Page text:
So 34 years and 5 plus months since these two entered this world at Winthrop Hospital, and living some 1170 miles apart, these two are still “connected”! Welcome to the family Mars and Jimmy…may you both have great lives with your new families!

Miracle of Science – Part Three

To recap, Miracle of Science Part One was the weekend that having our Moderna Vaccine let us leave the state of New Jersey for the first time since March 14, 2020, and to journey down Interstate-95 to see our son Billy, daughter-in-law Lori, and our three wonderful Grandkids Layla, Henry, and Annabelle, who we had not seen since the end of January, 2020. Miracle of Science Part Two was the weekend that being fully vaccinated allowed our daughter Krissi and son-in-law Mike to not only come and spend the weekend in our house in Ocean City, but to be hugged and kissed by Susie and I for the first time in over a year. That takes us to Miracle of Science Part Thre

After we went down last weekend to Wake Forest, North Carolina for the dual birthday party of our two beautiful Granddaughters Layla and Annabelle, it was time to broaden our horizons, and to encompass the rest of our kids in this miracle, and towards that end, we continued our journey down Interstate 95 south, to the Sunshine State, the home of Our Boys, son Kenny and his husband Chris! We wanted to see them, we wanted to return to our Florida home of Pinellas County, and we wanted to keep our Florida visit record intact! So last Sunday, after the Saturday birthday party for Layla and Annabelle in Wake Forest, we headed south, and on Monday, we reached our goal!

Since I retired the end of January, 2016, a “winter” trip to Florida has been part of our yearly agenda so that we could sample a preview of the next summer. In 2019 and 2020, we rented a condo in Indian Rocks Beach, and immersed ourselves in the “Snow Bird” life style. Unfortunately, we had to cut our 2020 visit short due to the pandemic, and made no plans for a 2021 visit. However, now that we are fully vaccinated, and Kenny and Chris live in St. Petersburg, Florida, we decided that a brief trip was in order. We are not going to be here a month…heck we’re not going to be here a week, but we are in Florida, enjoying this early spring/summer weather, and we are with the boys

The first thing we were interested in seeing was their apartment, that we’ve only heard about and seen in pictures. Bottom line was we loved it! They have definitely put their spin on it, and with so many familiar things from our house, my Mom’s house, and Kenny’s life, we definitely knew we were on familiar ground! It was great and they feel very much at home!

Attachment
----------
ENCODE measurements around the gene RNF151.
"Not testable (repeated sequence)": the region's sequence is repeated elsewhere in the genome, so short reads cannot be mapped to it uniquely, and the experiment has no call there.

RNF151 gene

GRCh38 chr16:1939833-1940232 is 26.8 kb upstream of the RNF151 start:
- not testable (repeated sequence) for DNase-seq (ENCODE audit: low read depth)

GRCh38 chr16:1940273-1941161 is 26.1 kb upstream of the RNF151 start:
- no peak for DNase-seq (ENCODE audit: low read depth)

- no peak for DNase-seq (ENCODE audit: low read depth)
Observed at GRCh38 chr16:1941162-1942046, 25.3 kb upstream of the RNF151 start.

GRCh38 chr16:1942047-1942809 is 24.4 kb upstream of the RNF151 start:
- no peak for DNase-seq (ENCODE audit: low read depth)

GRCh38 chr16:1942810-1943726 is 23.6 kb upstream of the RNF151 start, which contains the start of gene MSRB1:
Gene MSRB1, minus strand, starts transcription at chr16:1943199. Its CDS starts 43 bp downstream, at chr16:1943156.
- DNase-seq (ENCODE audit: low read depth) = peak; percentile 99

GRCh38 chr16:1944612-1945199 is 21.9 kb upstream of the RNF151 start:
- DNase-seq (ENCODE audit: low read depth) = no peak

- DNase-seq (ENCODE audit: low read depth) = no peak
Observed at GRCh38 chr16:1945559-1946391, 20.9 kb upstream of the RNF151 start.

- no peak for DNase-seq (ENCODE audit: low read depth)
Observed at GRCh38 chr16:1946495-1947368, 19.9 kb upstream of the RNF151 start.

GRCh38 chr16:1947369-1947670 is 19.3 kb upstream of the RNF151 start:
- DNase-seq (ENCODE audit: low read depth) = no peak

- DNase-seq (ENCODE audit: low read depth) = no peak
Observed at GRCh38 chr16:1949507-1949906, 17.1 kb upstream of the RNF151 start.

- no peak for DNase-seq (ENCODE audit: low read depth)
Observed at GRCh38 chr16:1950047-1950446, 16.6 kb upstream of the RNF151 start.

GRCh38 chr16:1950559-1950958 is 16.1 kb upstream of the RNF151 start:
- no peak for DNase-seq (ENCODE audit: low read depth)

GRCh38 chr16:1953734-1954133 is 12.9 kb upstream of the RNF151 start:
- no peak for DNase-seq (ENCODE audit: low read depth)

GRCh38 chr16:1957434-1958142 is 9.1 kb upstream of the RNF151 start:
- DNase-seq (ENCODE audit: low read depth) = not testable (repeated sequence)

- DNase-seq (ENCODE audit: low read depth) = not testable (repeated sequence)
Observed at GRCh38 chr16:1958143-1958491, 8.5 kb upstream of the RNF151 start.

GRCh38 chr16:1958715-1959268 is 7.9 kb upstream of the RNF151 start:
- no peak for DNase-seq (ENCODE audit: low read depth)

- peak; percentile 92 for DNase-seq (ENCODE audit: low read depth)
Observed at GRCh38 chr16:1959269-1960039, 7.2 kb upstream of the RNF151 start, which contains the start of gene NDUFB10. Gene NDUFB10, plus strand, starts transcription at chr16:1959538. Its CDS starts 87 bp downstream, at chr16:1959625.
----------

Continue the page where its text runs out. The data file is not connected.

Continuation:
After a brief visit, it was time to drive down the street and check into the hotel. We are staying in a brand new hotel, just 2 blocks away from the boys’ apartment. It’s called Tru by Hilton, and is a hotel of the new “industrial” style, but it’s very close, the room is comfortable, and the cost is zero dollars a night, thanks to Hilton points! We didn’t even get charged the $17 a night to park the car!

After we got all set in our room, the boys came over and it was time to get our evening started. The plan was that they were going to show us the area that they live in, the Central Avenue area of Downtown St. Petersburg. There are lots of new apartment buildings in the area, and an active bar scene, and looks like the perfect area for the boys. There is always something to do, and they are very much enjoying being just a couple of blocks away from it all. The boys walked us all over the area, including past Tropicana Field, home of the Tampa Bay Rays. By the time we got to the venue they’d planned for dinner, we were ready for a seat, and a drink. We got both!

The boys had decided our first stop of the night was going to be the Burnt Ends Tiki Bar, a beautiful roof top venue located above a bar-b-que joint (hence the name). The weather was absolutely wonderful, and it was super to be with Kenny and Chris, to be in Florida, and dining outside!

After a couple of great drinks, and some excellent appetizers, we decided to venture downstairs to Dr. BBQ to sample some of the BBQ the boys had said was so good…and it was!

On the way back to the hotel, we stopped and had another drink at a place on Central Avenue called Ferg’s Sports Bar. This incredible venue encompasses nearly two city blocks, and is ground zero for game day pre-gaming, as Tropicana Park is just a block away. It was much quieter on a non-game day Monday evening, but it was fun to sit along Central Avenue and have a drink with the boys!